DDPropPageAll

This project contains the property browser implementation.

DDForms

This project contains the implementation of the form editor, form viewer, and a simple script editor.

Building the optional projects

The form designer optional components are contained within four separate projects, DDControlPack, CodeMaxDriver, CodeSenseDriver, and DDUnlock. Each of the projects should be built using Visual Studio .NET 2003, the order is unimportant.

DDControlPack

This project contains the implementation of a number of useful ActiveX controls which can be used in the creation of custom forms.

CodeMaxDriver

This project contains the implementation of the CodeMax driver which is used to replace the standard script editor with the CodeMax syntax highlighting editor. In order to build this project the CodeMax editor will need to be installed on the system in a location where the compiler is able to extract type information from it.

CodeSenseDriver

This project contains the implementation of the CodeSense driver which is used to replace the standard script editor with the CodeSense syntax highlighting editor. In order to build this project the CodeSense editor will need to be installed on the system in a location where the compiler is able to extract type information from it.

DDUnlock

This project contains the implementation on an unlock code generator which will be needed to unlock the form designer from evaluation mode into full mode.

Using the components

Introduction

Once all the projects have been successfully built up we can start looking at integrating the form designer into our own products. This section covers the steps involved in adding the form designer to a Visual Basic application. A new application is developed from scratch which provides minimalist form editing capabilities. In order to build up on the example, it is simply a case of exposing more of the component methods using toolbar buttons and menu items.

The finished application is shown below.

Step 1 - Add a reference to the form designer

The first thing we need to do it tell Visual Basic about the form designer components. From the Visual Basic components dialog, select DaeDoe Forms and then click OK. This will add the form designer components to the current project. You will notice that a number of new icons appear on the Visual Basic control palette, these icons allow the form designer components to be added to a Visual Basic form.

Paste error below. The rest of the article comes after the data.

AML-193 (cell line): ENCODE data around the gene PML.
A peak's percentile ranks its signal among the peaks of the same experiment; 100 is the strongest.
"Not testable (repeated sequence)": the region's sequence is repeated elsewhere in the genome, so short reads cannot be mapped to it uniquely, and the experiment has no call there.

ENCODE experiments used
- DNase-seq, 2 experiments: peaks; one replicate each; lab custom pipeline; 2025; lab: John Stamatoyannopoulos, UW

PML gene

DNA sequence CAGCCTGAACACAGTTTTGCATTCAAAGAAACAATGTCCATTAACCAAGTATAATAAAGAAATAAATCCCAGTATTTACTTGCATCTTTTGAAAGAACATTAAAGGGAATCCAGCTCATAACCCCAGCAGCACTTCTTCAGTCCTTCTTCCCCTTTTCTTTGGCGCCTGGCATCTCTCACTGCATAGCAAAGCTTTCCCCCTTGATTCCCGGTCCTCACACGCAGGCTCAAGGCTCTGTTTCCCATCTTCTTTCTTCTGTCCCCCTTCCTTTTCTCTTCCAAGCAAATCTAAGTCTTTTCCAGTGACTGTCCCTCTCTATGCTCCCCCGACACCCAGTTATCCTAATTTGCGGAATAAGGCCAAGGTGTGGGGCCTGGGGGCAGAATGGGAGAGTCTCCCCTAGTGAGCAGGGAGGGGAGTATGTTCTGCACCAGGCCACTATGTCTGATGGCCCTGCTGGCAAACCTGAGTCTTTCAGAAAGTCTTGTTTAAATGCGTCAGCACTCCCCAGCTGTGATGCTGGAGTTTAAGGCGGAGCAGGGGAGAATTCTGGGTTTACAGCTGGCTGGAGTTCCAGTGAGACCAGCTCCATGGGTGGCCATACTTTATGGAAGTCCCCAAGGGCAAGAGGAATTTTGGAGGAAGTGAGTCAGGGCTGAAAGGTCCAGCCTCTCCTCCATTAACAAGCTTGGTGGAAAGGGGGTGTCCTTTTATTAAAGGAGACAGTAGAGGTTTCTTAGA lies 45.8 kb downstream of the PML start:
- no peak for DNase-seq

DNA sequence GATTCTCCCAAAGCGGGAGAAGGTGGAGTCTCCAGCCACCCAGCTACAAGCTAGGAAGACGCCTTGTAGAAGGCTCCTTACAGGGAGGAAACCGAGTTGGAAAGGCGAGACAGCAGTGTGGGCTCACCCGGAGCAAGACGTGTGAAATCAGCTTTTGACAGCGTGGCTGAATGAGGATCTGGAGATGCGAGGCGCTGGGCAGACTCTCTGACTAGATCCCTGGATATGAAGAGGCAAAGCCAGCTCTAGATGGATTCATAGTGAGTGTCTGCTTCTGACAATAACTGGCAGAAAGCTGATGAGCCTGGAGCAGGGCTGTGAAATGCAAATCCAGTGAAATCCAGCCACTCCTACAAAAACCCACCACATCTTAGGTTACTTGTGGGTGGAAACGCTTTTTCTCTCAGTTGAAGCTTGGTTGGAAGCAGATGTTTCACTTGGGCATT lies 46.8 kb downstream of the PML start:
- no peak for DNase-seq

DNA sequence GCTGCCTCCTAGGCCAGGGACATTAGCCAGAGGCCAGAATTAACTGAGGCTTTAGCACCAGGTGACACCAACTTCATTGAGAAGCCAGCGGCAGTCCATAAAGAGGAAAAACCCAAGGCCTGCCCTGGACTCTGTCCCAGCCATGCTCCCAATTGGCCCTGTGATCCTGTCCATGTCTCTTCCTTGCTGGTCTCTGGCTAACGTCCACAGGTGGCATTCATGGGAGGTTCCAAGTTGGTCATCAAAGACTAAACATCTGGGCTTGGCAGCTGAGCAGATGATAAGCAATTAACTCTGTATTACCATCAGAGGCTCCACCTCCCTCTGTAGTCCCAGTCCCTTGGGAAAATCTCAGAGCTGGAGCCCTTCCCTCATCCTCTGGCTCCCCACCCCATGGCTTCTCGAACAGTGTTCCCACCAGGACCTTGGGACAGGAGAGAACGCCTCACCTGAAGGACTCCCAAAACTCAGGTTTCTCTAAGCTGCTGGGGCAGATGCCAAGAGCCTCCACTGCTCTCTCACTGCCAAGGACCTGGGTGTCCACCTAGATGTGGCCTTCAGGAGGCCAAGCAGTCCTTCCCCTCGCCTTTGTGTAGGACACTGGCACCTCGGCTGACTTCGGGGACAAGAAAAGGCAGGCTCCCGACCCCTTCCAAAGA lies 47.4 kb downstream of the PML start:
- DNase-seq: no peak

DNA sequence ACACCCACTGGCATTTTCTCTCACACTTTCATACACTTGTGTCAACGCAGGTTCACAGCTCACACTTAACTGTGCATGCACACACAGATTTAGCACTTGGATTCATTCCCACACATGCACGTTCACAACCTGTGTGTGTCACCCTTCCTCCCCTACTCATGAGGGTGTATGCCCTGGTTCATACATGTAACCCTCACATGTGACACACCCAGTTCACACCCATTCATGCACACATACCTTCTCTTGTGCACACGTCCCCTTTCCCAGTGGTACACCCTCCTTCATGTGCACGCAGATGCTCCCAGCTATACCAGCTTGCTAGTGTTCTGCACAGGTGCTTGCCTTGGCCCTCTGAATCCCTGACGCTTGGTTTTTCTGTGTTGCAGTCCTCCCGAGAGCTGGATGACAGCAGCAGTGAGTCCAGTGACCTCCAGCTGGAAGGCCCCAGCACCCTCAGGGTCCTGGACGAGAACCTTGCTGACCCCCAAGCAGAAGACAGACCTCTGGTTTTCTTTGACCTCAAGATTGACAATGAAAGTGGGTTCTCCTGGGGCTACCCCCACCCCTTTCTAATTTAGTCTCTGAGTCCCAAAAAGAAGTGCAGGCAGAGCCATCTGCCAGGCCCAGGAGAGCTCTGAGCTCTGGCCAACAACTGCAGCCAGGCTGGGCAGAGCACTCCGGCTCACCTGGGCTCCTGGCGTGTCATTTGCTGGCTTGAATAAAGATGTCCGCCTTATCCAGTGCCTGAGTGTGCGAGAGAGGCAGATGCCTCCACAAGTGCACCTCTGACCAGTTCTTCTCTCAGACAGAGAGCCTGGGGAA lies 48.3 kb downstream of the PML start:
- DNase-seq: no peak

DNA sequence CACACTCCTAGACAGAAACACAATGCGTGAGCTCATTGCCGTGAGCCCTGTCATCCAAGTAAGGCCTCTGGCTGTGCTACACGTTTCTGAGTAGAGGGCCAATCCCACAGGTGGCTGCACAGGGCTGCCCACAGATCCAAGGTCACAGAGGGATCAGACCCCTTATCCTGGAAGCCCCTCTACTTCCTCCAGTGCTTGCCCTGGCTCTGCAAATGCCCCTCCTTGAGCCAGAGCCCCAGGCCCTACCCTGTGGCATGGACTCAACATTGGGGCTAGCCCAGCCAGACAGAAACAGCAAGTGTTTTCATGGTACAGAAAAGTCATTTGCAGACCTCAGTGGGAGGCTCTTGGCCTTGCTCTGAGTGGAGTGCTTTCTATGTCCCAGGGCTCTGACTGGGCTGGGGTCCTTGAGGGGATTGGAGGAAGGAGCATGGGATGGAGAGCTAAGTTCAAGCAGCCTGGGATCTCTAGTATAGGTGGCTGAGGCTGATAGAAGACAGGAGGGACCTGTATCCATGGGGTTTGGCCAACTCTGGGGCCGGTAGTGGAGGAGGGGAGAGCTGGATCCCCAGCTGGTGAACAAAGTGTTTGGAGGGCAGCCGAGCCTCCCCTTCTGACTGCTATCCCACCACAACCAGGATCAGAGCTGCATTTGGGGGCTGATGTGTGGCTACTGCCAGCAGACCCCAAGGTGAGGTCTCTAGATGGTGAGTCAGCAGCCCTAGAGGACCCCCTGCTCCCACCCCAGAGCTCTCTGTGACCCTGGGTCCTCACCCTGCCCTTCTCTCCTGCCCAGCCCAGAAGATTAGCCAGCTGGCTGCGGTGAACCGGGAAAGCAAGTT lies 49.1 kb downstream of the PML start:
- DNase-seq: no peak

Control Pallet Icon Component
Form Editor
Form Viewer
Script Editor

Step 2 - Insert the form editor and script editor components

Next, the form editor and script editor components should be added to the main form. This can be done by using the new form editor and script editor icons displayed on the Visual Basic control palette. As can be seen, each component is displayed on the same form, but this is not essential. In order for the form editor to function correctly it needs to be linked to the script editor, the link is not automatic and must be set up by the host application at run time. An ideal place to perform this connection is as part of the Form's Load event processing.

' Form load event handler
Private Sub Form_Load()

' Connect the script to the script editor
FormEditor1.Script.Editor = SimpleScriptEditor1.Object

End Sub

Step 3 - Expose objects

Object exposing is described in a later section, but basically the form editor needs to know about any objects which the script will have access to at runtime. An instance of each of these objects must be exposed to the form editor in order for them to appear in the Exposed Objects section of the form editor context menu. An ideal place to perform the object exposing is as part of the Form's Load event processing. Note that in order to successfully expose Visual Basic classes, the project needs to be set up as an ActiveX project otherwise type information for each class is not automatically generated.

' Create an instance of MyClass
Public MyClassInstance As New MyClass

' Form load event handler
Private Sub Form_Load()

' Expose to the form editor an instance of MyClass
' The instance will be referenced by the name "MyClass" from the script
FormEditor1.Expose "MyClass", MyClassInstance

End Sub

Step 4 - Add required functionality

Depending on the nature of the host application, as much or as little functionality of the form editor and script editor components can be presented to the end user as required. Most of the component methods will map directly onto toolbar buttons and menu items with a minimal of amount of additional coding. In the example, load and save buttons have been added to the main form, along with a file name edit box. Pressing the load or save buttons will direct the form editor to serialise the form as appropriate.

' Load button click event handler
Private Sub Load_Click()

' Load the saved form
FormEditor1.LoadFromFile FileName

End Sub

' Save button click event handler
Private Sub Save_Click()

' Save the current form
FormEditor1.SaveToFile FileName

End Sub

Step 5 - Insert the form viewer component

Now that the form editing side of things has been completed, it is time to add a form viewer to the project. The form viewer will allow us to display a form which has been previously saved to disk by the form editor. The form viewer component should be added to a separate popup window. This can be done by using the new form viewer icon displayed on the Visual Basic control palette.